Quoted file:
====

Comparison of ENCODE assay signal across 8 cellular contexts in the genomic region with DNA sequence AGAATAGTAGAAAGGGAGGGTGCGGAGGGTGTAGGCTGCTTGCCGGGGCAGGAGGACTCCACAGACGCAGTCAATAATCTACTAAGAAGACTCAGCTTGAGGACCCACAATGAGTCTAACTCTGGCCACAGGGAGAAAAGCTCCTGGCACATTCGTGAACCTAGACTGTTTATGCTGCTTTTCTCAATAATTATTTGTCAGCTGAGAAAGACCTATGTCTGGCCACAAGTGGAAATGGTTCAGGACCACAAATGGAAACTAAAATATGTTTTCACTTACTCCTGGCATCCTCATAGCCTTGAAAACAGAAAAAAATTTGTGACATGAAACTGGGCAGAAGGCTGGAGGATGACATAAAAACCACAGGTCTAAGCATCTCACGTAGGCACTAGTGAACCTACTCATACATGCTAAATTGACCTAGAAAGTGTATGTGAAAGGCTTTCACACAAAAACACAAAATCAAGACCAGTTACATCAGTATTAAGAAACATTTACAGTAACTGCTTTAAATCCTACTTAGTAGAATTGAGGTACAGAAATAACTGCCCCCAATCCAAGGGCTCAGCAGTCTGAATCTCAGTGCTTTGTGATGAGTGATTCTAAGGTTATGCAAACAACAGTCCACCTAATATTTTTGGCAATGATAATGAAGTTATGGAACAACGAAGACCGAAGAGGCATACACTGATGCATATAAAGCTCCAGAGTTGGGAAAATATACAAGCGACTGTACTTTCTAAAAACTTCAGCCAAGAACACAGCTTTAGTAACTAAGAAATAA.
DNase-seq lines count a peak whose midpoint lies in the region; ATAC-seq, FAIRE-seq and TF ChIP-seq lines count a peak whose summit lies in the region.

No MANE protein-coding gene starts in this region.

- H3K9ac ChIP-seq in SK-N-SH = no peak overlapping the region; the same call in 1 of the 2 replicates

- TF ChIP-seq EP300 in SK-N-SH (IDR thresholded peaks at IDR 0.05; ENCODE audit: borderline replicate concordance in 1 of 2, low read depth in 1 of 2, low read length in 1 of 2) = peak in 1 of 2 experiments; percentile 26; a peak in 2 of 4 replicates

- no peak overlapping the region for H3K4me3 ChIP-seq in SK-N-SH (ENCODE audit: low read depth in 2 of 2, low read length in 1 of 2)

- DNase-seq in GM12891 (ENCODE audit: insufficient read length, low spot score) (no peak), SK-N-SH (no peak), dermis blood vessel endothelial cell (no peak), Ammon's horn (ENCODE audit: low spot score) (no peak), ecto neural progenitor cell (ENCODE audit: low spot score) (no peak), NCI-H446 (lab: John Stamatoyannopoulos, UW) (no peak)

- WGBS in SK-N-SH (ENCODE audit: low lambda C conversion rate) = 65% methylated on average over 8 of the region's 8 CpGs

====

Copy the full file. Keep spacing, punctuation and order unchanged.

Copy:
Comparison of ENCODE assay signal across 8 cellular contexts in the genomic region with DNA sequence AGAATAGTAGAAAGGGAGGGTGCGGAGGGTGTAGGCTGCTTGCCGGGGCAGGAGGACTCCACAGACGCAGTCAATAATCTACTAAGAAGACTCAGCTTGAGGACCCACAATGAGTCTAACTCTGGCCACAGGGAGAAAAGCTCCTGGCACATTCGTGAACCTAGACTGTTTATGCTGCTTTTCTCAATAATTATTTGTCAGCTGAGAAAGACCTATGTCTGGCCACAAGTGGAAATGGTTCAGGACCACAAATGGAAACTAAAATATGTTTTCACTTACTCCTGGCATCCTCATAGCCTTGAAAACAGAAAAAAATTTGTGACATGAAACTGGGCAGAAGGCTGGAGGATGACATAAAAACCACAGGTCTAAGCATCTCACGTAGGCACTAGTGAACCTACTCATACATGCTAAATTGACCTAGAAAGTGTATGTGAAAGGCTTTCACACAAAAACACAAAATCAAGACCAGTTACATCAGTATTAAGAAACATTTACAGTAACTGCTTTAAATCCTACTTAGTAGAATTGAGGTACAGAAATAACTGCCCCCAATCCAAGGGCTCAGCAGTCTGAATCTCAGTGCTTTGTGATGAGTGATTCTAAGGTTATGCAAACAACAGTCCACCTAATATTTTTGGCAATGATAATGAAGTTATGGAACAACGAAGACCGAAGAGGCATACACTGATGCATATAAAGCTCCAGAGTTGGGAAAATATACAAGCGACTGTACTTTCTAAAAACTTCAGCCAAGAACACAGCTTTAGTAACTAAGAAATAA.
DNase-seq lines count a peak whose midpoint lies in the region; ATAC-seq, FAIRE-seq and TF ChIP-seq lines count a peak whose summit lies in the region.

No MANE protein-coding gene starts in this region.

- H3K9ac ChIP-seq in SK-N-SH = no peak overlapping the region; the same call in 1 of the 2 replicates

- TF ChIP-seq EP300 in SK-N-SH (IDR thresholded peaks at IDR 0.05; ENCODE audit: borderline replicate concordance in 1 of 2, low read depth in 1 of 2, low read length in 1 of 2) = peak in 1 of 2 experiments; percentile 26; a peak in 2 of 4 replicates

- no peak overlapping the region for H3K4me3 ChIP-seq in SK-N-SH (ENCODE audit: low read depth in 2 of 2, low read length in 1 of 2)

- DNase-seq in GM12891 (ENCODE audit: insufficient read length, low spot score) (no peak), SK-N-SH (no peak), dermis blood vessel endothelial cell (no peak), Ammon's horn (ENCODE audit: low spot score) (no peak), ecto neural progenitor cell (ENCODE audit: low spot score) (no peak), NCI-H446 (lab: John Stamatoyannopoulos, UW) (no peak)

- WGBS in SK-N-SH (ENCODE audit: low lambda C conversion rate) = 65% methylated on average over 8 of the region's 8 CpGs